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Saudi prince, who is major Twitter shareholder, rejects Elon Musk offer to buy company

Saudi prince, who is major Twitter shareholder, rejects Elon Musk offer to buy company

A Saudi prince, who is major Twitter shareholder, says he will reject Elon Musk’s $43bn offer to buy the company.

Al Waleed bin Talal took to Twitter to say that he was rejecting the entrepreneur’s cash offer for the social media platform because it was too low.

“I don’t believe that the proposed offer by @elonmusk ($54.20) comes close to the intrinsic value of (Twitter) given its growth prospects. Being one of the largest & long-term shareholders of Twitter, @Kingdom_KHC & I reject this offer.”

The prince runs the Saudi-based holding company KHC, and he also shared a grab of a 2015 tweet in which he announced it had increased its stake in Twitter to 5.7 per cent.

Mr Musk, who is the company’s largest shareholder with a 9.2 per cent stake, announced his takeover bid for Twitter in the early hours of Thursday morning.

“I am offering to buy 100% of Twitter for $54.20 per share in cash, a 54% premium over the day before I began investing in Twitter and a 38% premium over the day before my investment was publicly announced,” Mr Musk said in a letter to Twitter board chairman Bret Taylor.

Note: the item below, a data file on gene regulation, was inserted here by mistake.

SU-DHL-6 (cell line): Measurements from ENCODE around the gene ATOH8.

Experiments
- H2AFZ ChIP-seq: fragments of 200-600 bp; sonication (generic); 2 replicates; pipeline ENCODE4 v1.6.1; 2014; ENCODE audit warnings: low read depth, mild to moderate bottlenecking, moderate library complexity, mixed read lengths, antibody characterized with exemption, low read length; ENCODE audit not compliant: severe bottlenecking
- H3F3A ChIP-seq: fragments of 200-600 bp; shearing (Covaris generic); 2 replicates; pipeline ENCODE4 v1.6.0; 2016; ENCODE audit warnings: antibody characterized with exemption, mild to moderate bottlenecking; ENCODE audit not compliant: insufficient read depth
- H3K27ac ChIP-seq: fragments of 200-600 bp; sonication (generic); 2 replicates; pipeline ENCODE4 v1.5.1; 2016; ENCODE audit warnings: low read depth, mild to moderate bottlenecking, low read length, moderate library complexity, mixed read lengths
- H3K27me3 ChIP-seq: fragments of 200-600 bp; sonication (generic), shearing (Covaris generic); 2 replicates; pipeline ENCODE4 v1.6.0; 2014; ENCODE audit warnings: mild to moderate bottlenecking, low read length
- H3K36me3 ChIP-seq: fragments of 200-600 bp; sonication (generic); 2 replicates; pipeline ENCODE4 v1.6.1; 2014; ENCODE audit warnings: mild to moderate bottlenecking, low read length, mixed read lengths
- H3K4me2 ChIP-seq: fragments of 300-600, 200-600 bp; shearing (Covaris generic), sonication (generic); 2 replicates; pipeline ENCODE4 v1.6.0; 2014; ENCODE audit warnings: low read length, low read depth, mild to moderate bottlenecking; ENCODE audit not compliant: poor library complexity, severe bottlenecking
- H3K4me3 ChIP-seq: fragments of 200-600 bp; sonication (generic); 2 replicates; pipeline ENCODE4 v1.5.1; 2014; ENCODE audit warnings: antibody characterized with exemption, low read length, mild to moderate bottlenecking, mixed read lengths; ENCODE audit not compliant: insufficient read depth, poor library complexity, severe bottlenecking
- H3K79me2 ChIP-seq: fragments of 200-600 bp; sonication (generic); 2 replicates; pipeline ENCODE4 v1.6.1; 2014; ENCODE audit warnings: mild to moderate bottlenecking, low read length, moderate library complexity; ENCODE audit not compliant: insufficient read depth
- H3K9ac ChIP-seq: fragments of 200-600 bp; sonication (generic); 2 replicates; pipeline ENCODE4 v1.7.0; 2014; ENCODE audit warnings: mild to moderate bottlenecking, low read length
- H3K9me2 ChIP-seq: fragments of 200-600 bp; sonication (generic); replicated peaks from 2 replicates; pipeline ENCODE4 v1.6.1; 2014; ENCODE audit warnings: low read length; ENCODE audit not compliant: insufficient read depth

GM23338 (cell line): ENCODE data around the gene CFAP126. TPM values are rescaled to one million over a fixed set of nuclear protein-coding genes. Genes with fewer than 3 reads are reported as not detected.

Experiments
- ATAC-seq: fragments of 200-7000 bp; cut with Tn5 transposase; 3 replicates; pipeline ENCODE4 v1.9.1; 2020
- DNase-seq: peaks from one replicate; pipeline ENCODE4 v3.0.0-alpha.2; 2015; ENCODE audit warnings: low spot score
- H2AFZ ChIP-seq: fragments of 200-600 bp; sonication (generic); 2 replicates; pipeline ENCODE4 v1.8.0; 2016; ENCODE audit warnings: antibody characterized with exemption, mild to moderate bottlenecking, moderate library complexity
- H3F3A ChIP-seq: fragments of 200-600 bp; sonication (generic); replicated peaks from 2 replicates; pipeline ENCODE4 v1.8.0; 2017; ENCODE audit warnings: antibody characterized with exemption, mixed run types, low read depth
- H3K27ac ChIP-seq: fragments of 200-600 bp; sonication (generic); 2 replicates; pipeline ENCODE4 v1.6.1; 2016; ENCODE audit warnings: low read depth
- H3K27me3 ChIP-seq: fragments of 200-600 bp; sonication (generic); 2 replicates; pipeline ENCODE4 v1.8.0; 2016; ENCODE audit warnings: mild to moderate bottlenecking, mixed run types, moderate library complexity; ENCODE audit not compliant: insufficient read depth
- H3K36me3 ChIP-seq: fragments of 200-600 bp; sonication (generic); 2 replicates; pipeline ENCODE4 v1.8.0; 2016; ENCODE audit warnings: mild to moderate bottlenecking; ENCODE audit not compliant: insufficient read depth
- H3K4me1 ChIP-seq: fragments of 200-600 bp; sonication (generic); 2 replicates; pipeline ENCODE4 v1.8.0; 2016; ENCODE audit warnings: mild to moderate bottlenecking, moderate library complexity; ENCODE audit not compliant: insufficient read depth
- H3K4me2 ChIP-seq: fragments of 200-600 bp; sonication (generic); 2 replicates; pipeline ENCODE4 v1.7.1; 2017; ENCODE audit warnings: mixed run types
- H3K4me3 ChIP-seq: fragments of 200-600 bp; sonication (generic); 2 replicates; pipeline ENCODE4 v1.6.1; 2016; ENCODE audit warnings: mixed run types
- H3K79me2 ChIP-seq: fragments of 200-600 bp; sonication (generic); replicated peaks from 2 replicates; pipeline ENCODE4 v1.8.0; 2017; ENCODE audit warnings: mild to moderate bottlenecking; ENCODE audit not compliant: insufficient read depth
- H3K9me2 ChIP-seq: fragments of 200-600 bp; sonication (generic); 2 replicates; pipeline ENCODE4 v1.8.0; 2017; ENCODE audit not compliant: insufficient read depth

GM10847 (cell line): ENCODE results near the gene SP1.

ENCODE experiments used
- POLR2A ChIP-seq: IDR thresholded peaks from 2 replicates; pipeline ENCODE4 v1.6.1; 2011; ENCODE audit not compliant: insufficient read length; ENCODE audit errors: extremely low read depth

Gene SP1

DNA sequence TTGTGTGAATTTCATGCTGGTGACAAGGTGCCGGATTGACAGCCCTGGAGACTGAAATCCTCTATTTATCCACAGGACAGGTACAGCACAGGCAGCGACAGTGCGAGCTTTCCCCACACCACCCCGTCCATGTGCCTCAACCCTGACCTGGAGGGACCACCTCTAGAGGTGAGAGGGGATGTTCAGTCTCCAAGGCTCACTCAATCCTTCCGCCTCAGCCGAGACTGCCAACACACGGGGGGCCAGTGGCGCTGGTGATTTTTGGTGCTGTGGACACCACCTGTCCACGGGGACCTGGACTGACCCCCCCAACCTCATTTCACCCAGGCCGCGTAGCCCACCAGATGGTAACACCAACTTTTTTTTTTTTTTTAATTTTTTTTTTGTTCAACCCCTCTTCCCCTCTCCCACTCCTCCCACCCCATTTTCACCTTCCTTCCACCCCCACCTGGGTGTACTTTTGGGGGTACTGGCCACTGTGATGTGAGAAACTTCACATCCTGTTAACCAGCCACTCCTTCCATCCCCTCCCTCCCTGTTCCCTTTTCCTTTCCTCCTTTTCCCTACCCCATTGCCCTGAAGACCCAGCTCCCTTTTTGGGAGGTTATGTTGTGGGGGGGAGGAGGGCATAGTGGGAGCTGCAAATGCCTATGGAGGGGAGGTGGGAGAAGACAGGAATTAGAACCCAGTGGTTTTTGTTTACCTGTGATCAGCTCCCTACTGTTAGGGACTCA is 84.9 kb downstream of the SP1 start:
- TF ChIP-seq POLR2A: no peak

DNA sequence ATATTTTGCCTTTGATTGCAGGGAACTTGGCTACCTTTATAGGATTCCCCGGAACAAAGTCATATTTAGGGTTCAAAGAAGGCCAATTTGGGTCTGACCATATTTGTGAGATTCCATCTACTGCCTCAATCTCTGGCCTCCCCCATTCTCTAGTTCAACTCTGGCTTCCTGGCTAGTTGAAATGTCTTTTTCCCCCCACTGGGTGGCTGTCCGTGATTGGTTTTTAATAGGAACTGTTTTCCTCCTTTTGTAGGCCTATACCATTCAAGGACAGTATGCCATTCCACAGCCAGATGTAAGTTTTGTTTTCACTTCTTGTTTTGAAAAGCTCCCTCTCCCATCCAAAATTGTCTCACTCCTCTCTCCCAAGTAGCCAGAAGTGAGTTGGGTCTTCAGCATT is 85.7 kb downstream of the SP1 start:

Mr Musk, who has a personal wealth of around $260bn, according to Bloomberg, says that Twitter must go private for the changes he views as necesary to be made.

“I invested in Twitter as I believe in its potential to be the platform for free speech around the globe, and I believe free speech is a societal imperative for a functioning democracy,” said Mr Musk in his letter. “Twitter has extraordinary potential. I will unlock it.”

And he said he “would need to reconsider my position as shareholder”, if his offer is not accepted.

Twitter’s board was reportedly meeting on Thursday to discuss the offer, and the company was holding an all-hands meeting with staff to discuss the situation.

Meanwhile, the White House says it has no comment on Elon Musk’s bid to buy the social media platform.

“This is an offer by a private investor,” White House Principal Deputy Press Secretary, Karine Jean-Pierre, told reporters onboard Air Force One.